All nonprofits must steer away from private inurement — offering insiders financial benefits that are greater than what they provide in return. Rules are even stricter for foundation board members. No trustee may participate in a financial transaction as the provider and receiver of the benefit. In practice, this means that no trustee may, for example, engage in buying, selling, or leasing property with the foundation; borrow money from the foundation; or lend interest-bearing funds. It is acceptable, however, to pay for a member’s professional (legal, accounting, investment management) services.


Compensating foundation board members for their governance work is not considered self-dealing, as long as the pay is reasonable. It is worth noting, however, that due to some bad practices, foundations have received unwanted publicity concerning compensation that clearly misused foundation assets to benefit it trustees and managers. Most nonprofit board members serve as volunteers, and the preferable approach is to separate governance work and paid staff activities. If foundation trustees wear multiple hats and hiring staff is not feasible, it may be appropriate and is legal to discuss compensation, however.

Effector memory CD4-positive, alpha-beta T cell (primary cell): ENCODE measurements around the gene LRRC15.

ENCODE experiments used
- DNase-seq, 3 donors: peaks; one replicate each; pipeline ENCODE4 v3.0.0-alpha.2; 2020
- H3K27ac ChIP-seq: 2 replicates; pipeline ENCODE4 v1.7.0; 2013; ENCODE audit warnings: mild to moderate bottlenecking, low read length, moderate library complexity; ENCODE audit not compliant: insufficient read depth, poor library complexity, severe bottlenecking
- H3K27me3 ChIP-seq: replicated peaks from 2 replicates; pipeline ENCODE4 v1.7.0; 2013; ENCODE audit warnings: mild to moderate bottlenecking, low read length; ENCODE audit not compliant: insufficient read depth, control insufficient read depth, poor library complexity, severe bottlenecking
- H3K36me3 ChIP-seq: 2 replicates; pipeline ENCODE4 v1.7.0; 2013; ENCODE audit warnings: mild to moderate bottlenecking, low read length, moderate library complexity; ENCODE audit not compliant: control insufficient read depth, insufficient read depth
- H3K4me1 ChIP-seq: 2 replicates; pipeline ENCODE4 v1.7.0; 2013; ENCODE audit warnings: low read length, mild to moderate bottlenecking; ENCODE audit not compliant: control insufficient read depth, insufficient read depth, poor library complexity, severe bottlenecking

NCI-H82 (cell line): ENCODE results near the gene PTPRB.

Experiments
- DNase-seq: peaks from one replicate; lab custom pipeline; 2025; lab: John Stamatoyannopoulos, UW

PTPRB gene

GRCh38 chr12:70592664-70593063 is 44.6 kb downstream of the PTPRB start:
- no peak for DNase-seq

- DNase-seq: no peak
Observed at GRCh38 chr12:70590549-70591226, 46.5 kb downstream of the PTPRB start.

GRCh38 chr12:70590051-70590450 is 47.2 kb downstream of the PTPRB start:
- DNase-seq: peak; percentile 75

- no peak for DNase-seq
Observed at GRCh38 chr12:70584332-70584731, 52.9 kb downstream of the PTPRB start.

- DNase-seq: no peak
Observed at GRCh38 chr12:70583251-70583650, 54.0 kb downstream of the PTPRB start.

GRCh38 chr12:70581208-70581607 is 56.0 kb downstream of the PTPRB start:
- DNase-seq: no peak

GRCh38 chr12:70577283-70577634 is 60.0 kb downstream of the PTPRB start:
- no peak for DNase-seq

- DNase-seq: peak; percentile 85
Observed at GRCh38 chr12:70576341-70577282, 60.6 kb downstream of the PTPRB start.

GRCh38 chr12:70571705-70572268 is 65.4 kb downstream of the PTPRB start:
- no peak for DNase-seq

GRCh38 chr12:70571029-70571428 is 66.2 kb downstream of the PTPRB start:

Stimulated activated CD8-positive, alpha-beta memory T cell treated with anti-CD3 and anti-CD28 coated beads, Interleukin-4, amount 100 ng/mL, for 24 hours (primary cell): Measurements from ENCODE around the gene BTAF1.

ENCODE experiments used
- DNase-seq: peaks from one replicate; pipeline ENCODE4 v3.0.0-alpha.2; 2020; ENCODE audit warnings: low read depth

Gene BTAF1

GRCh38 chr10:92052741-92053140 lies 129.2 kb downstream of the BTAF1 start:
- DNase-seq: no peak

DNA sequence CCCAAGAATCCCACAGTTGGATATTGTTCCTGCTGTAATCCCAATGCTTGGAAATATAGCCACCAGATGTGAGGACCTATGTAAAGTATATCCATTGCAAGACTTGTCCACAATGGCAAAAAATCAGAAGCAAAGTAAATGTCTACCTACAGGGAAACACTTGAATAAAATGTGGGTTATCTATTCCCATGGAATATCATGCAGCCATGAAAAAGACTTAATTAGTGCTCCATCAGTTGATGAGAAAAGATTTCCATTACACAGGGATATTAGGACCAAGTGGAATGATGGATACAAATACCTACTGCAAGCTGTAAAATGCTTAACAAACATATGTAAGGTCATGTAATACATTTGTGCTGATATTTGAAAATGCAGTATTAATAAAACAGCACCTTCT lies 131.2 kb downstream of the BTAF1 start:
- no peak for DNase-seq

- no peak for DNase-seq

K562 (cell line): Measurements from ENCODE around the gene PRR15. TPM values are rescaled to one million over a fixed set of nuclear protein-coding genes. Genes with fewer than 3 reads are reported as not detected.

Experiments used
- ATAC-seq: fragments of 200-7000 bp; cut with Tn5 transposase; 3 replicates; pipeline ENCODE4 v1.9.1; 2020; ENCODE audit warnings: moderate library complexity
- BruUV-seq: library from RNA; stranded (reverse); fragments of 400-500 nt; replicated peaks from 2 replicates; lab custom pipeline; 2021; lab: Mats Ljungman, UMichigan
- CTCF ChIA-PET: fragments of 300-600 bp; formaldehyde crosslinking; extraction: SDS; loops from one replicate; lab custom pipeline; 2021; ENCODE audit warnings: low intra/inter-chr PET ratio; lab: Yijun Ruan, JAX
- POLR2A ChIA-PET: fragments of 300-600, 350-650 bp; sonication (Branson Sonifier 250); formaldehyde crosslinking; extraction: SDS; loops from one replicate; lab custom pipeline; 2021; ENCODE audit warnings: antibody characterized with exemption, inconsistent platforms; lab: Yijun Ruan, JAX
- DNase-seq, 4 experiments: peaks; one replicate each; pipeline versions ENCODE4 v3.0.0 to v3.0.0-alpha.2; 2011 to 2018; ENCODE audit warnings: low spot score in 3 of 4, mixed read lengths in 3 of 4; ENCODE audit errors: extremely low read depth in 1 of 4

Private foundations are required by law to distribute at least 5 percent of their net investment assets on an annual basis. The purpose of this law is to eliminate excessive hoarding of assets and to make foundations respect their primary mandate: granting funds to eligible charities and thus benefiting society.

An ongoing debate vacillates between the actual payout percentage and the types of expenses that can be included in the calculations. If a foundation is to exist in perpetuity, it wants to make sure that inflation and other unavoidable expenses do not erode its endowment. Some question whether 5 percent is the right figure; others focus on the need to do more. Some question whether certain administrative expenses should continue to be included in the calculations or to be absorbed separately. The board’s role here is to set the tone and determine the values for the foundation.

Assessment of impact

Increasingly, foundations state expectations for their grantees. They set performance standards, want to track how the grant money is spent, and expect measurable positive results. Via reports and site visits, they want to see the impact their grants make. Today, many foundations are including themselves in this scrutiny. By requiring self-assessment and studying the foundation’s own performance, these foundation boards are serving as an example to their grantees.

Private foundations are privileged charitable organizations: Due to their endowments, they usually do not need to raise funds, but rather are in the business of distributing money to other charities and those in need. The primary duty of the foundation board, as is true for all nonprofit boards, is to remain loyal to its stated mission and priorities.


101 Resource | Last updated: June 21, 2016